So let's make a better query. That's going to return to us that particular users username. So we're going to select comment_id, comments.user_id, users.username, time, LEFT(comment 20, AS preview, FROM, user, or FROM comments rather. Then here's where the fun comes in, you're gonna say INNER Join users. So you're gonna we're just selecting from comments.

And then we're gonna join data from users. And they're gonna say on, you have to give it the clause of how it knows how to match things up. And I'm gonna say, comments User-id Equals users.user_id. It kind of sounds like if these two things match up, that means they go together.

Where am I going to do it for one board. So we're gonna do board id equals 39. Where, board, id equals 39. Now you can see comments, id 524 the username that that person uses is this all right? And so now we have enough data to go back and actually correlate it.

We can actually displays cuz now we know their usernames, right? And we know what time they posted it. This is enough data for us to go and actually make the display of the message board, for board 39. So let's talk a tiny second about this line right there instead of select No, so we're saying comments dot user id.

We could have said users that user ID as well, they're gonna end up being the same, but it's ambiguous for us to just say user ID, we have to specify which of the same user IDs that we want. You can't be ambiguous. Whereas, comment_id, it knows comment_id only exists inside of comments, it doesn't exist inside a user.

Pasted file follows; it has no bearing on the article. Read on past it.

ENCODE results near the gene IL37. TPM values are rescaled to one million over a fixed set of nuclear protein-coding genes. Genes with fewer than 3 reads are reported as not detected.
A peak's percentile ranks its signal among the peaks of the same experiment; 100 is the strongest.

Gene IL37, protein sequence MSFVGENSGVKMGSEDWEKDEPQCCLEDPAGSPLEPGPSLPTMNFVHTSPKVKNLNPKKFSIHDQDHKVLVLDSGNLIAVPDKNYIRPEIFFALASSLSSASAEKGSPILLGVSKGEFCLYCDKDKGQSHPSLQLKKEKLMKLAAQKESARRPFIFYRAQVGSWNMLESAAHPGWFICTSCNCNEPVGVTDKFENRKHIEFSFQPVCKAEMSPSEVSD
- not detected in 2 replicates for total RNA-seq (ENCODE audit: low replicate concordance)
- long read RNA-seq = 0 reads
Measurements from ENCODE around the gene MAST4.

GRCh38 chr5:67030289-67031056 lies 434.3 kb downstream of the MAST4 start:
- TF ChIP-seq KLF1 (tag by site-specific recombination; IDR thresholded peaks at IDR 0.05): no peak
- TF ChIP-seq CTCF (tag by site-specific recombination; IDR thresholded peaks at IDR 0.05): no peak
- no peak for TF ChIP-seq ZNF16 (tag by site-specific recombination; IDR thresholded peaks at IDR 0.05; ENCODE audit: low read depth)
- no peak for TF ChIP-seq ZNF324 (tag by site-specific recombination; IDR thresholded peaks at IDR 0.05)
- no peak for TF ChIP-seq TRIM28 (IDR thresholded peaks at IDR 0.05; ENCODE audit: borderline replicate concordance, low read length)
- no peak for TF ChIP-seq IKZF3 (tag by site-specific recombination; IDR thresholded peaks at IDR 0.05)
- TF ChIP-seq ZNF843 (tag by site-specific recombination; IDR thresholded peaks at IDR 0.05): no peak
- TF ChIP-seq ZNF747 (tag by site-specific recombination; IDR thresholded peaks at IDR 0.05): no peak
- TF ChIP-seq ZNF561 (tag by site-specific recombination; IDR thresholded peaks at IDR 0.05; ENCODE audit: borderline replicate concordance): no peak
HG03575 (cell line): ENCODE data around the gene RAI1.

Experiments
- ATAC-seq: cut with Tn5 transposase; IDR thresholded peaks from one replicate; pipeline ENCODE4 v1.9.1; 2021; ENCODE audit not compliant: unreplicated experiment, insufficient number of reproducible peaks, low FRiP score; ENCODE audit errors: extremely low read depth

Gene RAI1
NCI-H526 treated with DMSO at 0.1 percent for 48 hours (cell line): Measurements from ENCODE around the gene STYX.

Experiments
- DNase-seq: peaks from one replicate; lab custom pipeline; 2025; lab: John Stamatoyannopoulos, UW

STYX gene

So we don't have to put the comments.comments_id. Not ambiguous. In fact, I think we could have left out username. We could have, because that's not ambiguous either. I think let's just try it. Yeah. See, we didn't have to put that one there cause it's not ambiguous. There's only one username.

Yeah, but when you start doing multiple joints, right? So we did one join, but you can do multiple joints across many tables. It starts to just, just become easier to like always put out and start and just kind of keep it really straight. So cool, right? Like this is how you do joins in SQL.

This is kind of like one of the big powerful things about relational databases is that one user can have many comments, right? We don't have to store that user's information across many comments, whereas in MongoDB, that actually might be the correct way to do it. In SQL, we can store the users in one spot.

And there are many comments in another place, right? Called a one to many relationship right? One user has many comments. And as you may imagine, there's many to many relationships. There's many one, there's a bunch of way to do these kind of relations. Right now we're just talking about one too many.

And like one board has many comments as well. So you can have multiple one to many relationships across tables.